Aira’s book opens with a very relatable anecdote that is vibrant and real and the scene is immersive. A copy of Artforum has soaked up rain – the one with the Robert Mangold art on the cover. I have seen Mangold’s work a couple of times – his artwork was often displayed at several of the local museums and galleries where I lived because he was born there. I suspect there is some significance between Aira’s thoughts and Mangold’s work – I can at least point to the sort of gentle Dadaist and minimalist experimentalism that I feel resonating in Aira’s work. All that means is that I tend to believe that even those who work on the fringe and frontier of the boundaries of art are still standing on the shoulders and ideas of those before them, those around them, and those they never knew. The segment in Artforum (book) titled Conjectures more or less hints at a similar thought from Aira:
There are no restrictions, there are no forbidden subjects, the entire universe in its innumerable manifestations is at our disposal. – pg. 59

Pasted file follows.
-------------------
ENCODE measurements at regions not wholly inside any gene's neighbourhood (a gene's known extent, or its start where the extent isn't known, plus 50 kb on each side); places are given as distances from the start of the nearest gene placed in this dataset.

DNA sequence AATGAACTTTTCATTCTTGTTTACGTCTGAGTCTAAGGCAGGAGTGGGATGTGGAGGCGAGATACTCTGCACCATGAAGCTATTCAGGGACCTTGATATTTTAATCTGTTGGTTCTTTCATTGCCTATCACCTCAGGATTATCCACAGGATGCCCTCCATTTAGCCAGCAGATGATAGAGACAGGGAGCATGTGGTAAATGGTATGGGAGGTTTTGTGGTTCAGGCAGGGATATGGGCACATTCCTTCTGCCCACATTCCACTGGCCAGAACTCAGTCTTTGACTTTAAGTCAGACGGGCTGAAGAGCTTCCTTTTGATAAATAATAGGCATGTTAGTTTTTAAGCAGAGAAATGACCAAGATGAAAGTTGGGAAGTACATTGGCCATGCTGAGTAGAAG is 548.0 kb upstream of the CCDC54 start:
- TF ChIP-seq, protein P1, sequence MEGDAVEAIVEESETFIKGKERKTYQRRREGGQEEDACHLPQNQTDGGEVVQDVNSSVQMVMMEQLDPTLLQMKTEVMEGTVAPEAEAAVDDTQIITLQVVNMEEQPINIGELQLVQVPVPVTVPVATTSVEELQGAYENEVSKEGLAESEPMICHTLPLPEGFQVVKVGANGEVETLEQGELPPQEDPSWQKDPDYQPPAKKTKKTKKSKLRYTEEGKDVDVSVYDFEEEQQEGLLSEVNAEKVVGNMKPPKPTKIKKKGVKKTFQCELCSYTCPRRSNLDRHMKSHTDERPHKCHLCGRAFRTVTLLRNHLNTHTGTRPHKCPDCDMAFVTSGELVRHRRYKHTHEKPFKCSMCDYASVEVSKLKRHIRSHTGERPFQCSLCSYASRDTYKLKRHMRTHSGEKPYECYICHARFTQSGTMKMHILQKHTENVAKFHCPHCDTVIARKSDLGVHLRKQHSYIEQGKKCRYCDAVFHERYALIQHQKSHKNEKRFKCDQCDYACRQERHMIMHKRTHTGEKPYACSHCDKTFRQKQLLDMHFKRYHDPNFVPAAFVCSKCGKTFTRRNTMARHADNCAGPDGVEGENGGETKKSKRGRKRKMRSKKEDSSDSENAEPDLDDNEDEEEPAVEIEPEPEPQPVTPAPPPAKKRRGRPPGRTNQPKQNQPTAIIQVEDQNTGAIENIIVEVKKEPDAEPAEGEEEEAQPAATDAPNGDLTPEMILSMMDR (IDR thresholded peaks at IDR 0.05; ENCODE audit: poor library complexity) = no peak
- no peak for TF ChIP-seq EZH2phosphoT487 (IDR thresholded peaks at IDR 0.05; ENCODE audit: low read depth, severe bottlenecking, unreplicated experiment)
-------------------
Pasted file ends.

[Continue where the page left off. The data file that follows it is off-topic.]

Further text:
I am sure at this point readers of this review are likely utterly perplexed and have decided that I have read some esoteric artsy-fartsy book that is incomprehensible to normal people and that it has loosened some dam of pontificating babble from my disturbed mind. Rest assured, readers, I am not unaware of your complaints.
Artforum is several snapshots of writing in which the narrator shares some of his introspection while he uses a somewhat unreliable, but attempting to be truthful, eye toward his own actions (including the collecting of Artforum magazine). However, if you think that is what this book is about, and you read about peso-value, bread, and clothespins, you will think I am loony. Be that as it may, the book works best as you, the other reader, come up with the answer to what this book is about.
And when it rained, it became the present: everything was tied together in a great web of interconnectedness. – pg. 15